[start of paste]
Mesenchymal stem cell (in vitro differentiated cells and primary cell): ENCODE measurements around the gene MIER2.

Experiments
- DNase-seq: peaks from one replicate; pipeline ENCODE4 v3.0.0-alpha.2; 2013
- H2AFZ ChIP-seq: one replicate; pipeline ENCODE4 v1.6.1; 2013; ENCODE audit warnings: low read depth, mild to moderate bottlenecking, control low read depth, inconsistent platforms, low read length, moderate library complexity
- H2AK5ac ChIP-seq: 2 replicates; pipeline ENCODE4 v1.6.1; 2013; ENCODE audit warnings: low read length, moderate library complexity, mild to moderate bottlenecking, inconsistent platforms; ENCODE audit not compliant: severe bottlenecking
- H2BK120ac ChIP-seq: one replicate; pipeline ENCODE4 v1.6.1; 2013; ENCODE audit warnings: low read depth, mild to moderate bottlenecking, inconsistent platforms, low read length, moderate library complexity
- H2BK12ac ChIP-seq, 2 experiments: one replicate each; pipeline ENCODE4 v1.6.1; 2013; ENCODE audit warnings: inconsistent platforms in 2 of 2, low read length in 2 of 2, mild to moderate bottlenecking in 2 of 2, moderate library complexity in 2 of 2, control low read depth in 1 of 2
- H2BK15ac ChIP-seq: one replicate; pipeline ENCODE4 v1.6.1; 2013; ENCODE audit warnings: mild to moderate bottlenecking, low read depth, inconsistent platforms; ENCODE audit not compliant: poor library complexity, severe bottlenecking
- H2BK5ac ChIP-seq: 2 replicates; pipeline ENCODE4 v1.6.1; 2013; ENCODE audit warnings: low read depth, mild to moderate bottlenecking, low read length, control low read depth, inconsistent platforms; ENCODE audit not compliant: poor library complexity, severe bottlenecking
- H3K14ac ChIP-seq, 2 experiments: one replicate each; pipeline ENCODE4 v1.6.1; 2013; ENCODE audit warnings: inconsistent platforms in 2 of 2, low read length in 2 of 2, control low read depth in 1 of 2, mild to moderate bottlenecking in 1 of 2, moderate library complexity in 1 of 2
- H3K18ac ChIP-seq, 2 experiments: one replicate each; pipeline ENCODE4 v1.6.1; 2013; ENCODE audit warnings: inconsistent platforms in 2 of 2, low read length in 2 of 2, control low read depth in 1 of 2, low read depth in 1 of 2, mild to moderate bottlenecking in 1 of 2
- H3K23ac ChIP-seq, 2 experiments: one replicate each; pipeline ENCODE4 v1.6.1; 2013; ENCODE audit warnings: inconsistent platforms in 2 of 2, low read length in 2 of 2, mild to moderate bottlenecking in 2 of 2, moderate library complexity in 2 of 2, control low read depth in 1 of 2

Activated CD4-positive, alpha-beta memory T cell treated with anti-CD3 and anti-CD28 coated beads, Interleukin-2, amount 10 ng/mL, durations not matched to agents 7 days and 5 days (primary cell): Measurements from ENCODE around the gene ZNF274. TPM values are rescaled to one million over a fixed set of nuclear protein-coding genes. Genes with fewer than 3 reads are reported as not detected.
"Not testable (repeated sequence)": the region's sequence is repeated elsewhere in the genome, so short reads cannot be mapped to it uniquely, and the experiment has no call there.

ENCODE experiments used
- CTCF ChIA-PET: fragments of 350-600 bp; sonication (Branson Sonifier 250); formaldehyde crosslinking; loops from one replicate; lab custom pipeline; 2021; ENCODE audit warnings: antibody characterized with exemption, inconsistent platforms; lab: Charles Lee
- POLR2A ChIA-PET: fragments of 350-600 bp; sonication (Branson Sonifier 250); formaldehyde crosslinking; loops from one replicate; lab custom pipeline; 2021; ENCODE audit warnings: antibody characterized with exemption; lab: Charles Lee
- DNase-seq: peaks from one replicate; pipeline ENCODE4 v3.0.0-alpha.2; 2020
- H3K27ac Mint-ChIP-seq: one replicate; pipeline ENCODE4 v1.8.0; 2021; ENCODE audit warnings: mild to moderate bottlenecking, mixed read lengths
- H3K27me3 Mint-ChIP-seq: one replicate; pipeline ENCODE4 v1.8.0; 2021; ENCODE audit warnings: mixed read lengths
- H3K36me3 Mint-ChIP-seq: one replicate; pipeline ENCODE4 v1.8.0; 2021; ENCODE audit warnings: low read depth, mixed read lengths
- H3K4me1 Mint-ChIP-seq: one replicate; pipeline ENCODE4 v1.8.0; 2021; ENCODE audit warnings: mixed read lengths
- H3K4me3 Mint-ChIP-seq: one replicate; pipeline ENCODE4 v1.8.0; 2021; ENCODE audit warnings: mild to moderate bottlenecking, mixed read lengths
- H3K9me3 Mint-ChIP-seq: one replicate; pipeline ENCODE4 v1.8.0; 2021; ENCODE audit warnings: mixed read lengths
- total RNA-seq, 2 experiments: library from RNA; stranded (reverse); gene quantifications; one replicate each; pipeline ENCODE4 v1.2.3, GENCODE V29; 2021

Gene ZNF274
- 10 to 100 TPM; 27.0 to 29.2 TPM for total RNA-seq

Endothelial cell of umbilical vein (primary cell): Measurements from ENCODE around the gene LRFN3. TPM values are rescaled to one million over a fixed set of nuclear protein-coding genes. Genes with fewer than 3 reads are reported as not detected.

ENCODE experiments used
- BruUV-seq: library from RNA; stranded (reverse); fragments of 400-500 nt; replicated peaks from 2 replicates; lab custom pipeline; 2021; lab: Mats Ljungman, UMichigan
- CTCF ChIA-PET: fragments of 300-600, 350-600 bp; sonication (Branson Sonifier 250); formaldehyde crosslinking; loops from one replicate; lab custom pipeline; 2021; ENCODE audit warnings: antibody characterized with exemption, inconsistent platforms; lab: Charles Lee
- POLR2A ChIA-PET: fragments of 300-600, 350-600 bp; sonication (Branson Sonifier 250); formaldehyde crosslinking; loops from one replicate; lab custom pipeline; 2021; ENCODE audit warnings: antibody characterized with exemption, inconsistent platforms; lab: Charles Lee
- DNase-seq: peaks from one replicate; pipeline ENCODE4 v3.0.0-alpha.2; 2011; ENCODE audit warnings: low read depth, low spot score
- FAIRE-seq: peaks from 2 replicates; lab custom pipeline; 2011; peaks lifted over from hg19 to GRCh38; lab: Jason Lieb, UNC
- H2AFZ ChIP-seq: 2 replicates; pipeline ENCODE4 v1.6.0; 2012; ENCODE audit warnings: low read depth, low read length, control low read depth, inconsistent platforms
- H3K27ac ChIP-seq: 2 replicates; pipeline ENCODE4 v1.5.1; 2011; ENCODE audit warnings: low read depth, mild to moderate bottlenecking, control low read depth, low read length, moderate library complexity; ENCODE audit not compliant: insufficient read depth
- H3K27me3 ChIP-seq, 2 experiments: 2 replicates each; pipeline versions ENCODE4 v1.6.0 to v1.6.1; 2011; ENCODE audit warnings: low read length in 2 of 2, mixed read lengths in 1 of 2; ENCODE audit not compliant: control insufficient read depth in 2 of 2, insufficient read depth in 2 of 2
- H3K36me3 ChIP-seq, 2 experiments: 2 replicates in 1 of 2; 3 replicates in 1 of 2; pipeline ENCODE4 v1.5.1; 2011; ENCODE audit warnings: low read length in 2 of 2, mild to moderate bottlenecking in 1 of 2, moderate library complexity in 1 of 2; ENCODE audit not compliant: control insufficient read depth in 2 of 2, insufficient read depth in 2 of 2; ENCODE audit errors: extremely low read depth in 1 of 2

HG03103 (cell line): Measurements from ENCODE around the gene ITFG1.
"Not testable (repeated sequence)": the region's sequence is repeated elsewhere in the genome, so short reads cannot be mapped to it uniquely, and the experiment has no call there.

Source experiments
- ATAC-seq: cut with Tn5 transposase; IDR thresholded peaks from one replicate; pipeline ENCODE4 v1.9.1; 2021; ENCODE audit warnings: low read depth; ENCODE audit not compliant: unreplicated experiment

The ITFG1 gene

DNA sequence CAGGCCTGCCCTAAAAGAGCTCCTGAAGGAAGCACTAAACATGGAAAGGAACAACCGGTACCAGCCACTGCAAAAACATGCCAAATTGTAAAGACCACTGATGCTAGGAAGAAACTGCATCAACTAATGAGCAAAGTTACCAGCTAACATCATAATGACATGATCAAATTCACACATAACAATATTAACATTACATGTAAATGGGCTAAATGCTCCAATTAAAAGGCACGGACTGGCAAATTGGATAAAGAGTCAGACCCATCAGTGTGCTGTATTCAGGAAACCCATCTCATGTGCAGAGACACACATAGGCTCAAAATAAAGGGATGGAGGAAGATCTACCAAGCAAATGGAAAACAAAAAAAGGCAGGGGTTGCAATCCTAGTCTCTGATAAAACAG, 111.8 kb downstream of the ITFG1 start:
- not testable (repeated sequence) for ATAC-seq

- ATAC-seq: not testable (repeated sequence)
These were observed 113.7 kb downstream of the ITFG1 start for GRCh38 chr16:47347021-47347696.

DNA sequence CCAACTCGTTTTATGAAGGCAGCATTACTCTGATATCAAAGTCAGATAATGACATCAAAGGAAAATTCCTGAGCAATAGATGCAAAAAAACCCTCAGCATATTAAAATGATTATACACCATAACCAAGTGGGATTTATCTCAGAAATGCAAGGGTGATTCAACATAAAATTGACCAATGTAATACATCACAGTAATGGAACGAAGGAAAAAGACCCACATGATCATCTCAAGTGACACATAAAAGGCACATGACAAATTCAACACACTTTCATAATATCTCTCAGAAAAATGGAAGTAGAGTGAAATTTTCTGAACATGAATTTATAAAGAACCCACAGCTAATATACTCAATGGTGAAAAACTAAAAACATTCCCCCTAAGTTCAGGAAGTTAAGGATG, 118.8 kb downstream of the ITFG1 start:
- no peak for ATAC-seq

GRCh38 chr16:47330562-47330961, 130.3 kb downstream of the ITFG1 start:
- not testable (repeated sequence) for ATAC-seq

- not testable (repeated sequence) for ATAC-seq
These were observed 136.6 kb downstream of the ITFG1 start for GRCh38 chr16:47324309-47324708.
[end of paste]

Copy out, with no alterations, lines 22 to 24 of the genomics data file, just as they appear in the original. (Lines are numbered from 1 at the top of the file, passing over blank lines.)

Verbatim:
- H3K4me1 Mint-ChIP-seq: one replicate; pipeline ENCODE4 v1.8.0; 2021; ENCODE audit warnings: mixed read lengths
- H3K4me3 Mint-ChIP-seq: one replicate; pipeline ENCODE4 v1.8.0; 2021; ENCODE audit warnings: mild to moderate bottlenecking, mixed read lengths
- H3K9me3 Mint-ChIP-seq: one replicate; pipeline ENCODE4 v1.8.0; 2021; ENCODE audit warnings: mixed read lengths